No one said anything on the bus.  Zelda kept my head to her collarbone, rocking me a little, whispering to me and calling me Patrick. You should know that there was something calming about her that made me forget she was a stranger leading me away.  I didn’t care where we went or how we got there.  I wasn’t scared.  I wasn’t nervous.

When we got off, Zelda took me to her home, a small room in a run-down residency hotel.  The lobby smelled of an odd mix of dirt, laundry, detergent, and Gold Bond body powder.  We went up the stairs to her place, and when she unlocked her door she looked at me with a grin as if excited to surprise me.  There wasn’t much to look at.  A bed.  A television.  Heavy curtains pulled shut to keep out the sunshine.  A lone beam shone between them and across the center of the floor.  Dirty clothes lay everywhere.  The bed was unmade with the sheets kicked halfway off.  You could hear the traffic and the radio playing mariachi music from next door.

“I know it isn’t much,” she said.  “But it’s a quiet place to hide.”

I just stood there.  Though I was worried when my father whisked me away in his Pinto, at least I knew who was whisking me away.  Now I was with a stranger, a stranger who kept calling me Patrick.  Part of me knew I should have tried to get away from her, to get back to Dad.  But I also felt I needed to escape my father.  I had not seen my mother in weeks and I had no idea if I’d ever see her again.

Zelda came up to me.  She touched my hair again.  I stared at the ground.  She put two fingers to my chin and lifted my head.

“Hey,” she said.  “Don’t be sad.”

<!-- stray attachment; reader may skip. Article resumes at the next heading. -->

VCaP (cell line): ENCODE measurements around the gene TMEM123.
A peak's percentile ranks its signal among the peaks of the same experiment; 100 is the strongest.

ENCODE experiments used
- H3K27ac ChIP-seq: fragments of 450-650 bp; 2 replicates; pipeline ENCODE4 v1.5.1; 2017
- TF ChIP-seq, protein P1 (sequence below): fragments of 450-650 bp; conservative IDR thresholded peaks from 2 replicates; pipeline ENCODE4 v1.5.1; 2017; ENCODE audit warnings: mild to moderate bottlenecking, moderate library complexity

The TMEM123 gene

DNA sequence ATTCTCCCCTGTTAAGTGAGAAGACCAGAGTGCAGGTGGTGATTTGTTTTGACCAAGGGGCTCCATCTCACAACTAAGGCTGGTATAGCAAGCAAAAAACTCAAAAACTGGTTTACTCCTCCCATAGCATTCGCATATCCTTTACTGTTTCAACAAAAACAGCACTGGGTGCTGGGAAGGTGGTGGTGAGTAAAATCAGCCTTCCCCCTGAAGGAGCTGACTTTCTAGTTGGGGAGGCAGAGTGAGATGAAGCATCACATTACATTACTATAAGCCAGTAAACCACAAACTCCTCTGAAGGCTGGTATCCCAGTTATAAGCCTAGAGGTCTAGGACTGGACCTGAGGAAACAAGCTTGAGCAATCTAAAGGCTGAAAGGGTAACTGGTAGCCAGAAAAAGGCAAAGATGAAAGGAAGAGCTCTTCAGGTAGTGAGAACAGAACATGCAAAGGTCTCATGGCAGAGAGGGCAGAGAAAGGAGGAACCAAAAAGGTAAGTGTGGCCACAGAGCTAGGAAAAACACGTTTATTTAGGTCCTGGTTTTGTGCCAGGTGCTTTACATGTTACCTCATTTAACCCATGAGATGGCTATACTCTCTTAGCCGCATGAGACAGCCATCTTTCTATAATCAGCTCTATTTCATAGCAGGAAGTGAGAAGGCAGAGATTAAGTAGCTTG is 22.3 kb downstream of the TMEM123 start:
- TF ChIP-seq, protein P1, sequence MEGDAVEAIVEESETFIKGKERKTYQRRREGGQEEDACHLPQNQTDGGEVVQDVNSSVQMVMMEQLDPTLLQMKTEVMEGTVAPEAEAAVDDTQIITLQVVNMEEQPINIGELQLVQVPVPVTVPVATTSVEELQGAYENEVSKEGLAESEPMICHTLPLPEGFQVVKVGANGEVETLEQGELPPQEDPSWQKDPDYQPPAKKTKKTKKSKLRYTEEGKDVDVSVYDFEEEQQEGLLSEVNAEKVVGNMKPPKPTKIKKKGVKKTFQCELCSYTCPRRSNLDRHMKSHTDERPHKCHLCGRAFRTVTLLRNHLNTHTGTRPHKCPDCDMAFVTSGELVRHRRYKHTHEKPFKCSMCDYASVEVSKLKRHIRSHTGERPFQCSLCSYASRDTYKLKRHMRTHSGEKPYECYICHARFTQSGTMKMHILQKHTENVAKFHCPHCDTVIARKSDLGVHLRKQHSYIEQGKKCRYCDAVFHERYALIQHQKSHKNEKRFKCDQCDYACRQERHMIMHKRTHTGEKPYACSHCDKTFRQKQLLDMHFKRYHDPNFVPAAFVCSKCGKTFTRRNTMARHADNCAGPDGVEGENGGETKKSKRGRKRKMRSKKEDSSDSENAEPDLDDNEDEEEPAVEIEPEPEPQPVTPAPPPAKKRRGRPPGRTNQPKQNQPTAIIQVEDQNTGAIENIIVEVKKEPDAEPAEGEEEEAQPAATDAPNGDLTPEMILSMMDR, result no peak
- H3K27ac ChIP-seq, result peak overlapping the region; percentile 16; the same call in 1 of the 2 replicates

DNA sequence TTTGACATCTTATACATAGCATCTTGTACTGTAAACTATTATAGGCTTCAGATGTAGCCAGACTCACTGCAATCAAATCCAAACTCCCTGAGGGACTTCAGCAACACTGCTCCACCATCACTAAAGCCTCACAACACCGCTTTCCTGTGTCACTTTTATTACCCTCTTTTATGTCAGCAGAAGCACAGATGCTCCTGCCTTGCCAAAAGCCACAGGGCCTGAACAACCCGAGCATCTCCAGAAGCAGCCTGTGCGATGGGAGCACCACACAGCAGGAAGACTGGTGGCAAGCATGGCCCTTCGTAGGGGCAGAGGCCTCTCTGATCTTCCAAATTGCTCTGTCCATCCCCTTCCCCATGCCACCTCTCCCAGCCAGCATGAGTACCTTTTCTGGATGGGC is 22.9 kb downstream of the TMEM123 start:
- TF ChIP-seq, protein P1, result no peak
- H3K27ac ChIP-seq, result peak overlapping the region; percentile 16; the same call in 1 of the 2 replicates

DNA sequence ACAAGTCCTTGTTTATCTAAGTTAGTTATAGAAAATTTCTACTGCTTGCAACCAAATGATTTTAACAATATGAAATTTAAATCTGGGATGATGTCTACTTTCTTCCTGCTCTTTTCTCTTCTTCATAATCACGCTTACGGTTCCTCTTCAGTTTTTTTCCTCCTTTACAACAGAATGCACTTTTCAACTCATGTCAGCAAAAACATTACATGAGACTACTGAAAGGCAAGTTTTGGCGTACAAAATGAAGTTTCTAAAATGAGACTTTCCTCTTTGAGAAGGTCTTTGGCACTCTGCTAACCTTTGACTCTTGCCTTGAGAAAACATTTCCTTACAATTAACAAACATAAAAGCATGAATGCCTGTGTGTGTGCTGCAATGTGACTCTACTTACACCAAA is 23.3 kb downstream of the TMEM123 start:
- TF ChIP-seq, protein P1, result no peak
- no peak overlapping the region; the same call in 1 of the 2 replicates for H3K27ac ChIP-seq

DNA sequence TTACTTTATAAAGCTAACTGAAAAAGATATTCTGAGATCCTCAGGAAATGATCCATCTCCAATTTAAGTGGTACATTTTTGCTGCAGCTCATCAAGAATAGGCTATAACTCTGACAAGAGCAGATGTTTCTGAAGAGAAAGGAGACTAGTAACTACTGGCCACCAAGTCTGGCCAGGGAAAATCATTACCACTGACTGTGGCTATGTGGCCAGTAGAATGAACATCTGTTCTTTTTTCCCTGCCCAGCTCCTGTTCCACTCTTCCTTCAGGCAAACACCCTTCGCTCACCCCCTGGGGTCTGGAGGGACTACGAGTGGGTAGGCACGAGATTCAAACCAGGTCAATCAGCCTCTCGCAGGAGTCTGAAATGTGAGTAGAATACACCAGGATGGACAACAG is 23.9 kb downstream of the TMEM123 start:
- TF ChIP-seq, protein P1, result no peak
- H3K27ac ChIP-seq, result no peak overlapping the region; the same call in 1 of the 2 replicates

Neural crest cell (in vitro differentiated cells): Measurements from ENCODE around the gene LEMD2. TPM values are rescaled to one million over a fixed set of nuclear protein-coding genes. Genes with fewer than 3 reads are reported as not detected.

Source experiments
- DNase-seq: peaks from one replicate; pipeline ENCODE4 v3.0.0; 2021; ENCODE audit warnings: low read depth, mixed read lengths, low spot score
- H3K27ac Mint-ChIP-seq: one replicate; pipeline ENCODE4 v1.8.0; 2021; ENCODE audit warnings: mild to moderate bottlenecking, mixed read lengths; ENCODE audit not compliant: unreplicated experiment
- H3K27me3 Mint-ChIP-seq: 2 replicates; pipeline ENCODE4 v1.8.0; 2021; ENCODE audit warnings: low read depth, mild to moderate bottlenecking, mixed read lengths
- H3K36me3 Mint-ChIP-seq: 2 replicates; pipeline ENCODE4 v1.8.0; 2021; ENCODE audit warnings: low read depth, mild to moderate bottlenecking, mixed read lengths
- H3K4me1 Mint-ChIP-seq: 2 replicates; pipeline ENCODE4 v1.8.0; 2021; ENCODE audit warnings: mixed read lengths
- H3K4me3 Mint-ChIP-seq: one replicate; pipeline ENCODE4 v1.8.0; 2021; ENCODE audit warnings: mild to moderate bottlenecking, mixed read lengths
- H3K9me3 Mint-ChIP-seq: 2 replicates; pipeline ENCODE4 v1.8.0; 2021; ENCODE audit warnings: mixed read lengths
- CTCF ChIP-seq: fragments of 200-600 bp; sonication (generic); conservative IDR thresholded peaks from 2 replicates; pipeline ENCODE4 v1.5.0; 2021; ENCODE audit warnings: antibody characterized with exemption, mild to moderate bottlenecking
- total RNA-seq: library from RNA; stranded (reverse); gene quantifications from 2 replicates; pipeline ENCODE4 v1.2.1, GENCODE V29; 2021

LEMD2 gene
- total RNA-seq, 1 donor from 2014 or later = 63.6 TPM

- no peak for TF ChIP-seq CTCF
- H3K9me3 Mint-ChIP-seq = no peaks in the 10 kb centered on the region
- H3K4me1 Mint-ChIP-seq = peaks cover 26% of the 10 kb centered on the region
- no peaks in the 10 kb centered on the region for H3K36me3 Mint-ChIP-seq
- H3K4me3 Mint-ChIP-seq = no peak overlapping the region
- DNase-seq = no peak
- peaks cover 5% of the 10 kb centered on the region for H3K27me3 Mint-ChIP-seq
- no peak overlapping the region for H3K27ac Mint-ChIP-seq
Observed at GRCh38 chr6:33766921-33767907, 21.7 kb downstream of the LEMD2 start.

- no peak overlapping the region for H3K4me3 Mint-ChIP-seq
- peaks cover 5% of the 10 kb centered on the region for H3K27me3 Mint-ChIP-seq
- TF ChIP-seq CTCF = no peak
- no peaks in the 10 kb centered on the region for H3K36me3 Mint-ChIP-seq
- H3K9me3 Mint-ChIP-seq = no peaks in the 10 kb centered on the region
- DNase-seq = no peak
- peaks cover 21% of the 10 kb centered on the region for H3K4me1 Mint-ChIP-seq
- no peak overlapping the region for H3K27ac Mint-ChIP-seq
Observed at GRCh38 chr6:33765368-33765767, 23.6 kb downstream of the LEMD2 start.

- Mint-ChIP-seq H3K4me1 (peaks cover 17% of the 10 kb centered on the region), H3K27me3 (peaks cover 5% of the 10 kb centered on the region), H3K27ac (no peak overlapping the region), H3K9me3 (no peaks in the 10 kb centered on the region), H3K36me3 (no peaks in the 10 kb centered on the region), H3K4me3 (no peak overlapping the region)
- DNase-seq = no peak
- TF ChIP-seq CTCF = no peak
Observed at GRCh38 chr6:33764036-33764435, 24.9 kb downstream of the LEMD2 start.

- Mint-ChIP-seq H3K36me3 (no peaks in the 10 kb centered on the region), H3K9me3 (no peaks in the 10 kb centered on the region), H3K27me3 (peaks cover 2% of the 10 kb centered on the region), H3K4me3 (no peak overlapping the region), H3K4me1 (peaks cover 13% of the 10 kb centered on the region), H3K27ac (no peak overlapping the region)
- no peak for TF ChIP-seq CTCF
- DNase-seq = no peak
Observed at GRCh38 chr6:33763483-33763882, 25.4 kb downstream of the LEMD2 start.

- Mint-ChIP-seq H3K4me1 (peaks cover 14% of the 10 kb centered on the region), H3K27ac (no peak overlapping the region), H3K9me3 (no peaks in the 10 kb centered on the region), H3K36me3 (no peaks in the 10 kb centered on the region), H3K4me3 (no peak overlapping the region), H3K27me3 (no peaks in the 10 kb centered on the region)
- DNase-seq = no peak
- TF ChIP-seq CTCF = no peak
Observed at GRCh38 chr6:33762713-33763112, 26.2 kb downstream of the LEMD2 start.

And then she smiled.  It was strange.  Almost as if she cast a sweet and simple spell.  I suddenly wasn’t upset or afraid.  For the first time in a long time I felt perfectly safe.

Zelda and I went and lay on the bed and watched reruns of I Love Lucy, The Dick van Dyke Show, The Honeymooners. My cheek rested on her chest.  I closed my eyes and listened to her heart. Her skin felt warm, almost hot.  I heard her breathing.  We fell asleep like that, our bodies curled together.

When I awoke, the TV was off and Zelda and I had slid beneath the crumpled blankets.  We were still locked onto each other.  I liked how her hands felt on my shoulders and the side of my ribs.  She pulled a sheet over our heads, sealing us in a thin cocoon just for two.

“No one can get to us here,” she said.

“I’m hungry,” I said.

“Me too.”

“Can we get McDonalds?”

“You don’t want that.  You want to stay here.  Here is better.”

“But I’m hungry.”

Zelda sat up straight.  The sheet fell to her lap. She used her right hand to brush my hair back.

“I can get us some food,” she said.  She got out of bed, found her purse, and started digging through it. “Don’t worry.  I can get us some candy bars or some chips.  Do you like chips?  We don’t have to go outside.”

“I want nuggets.”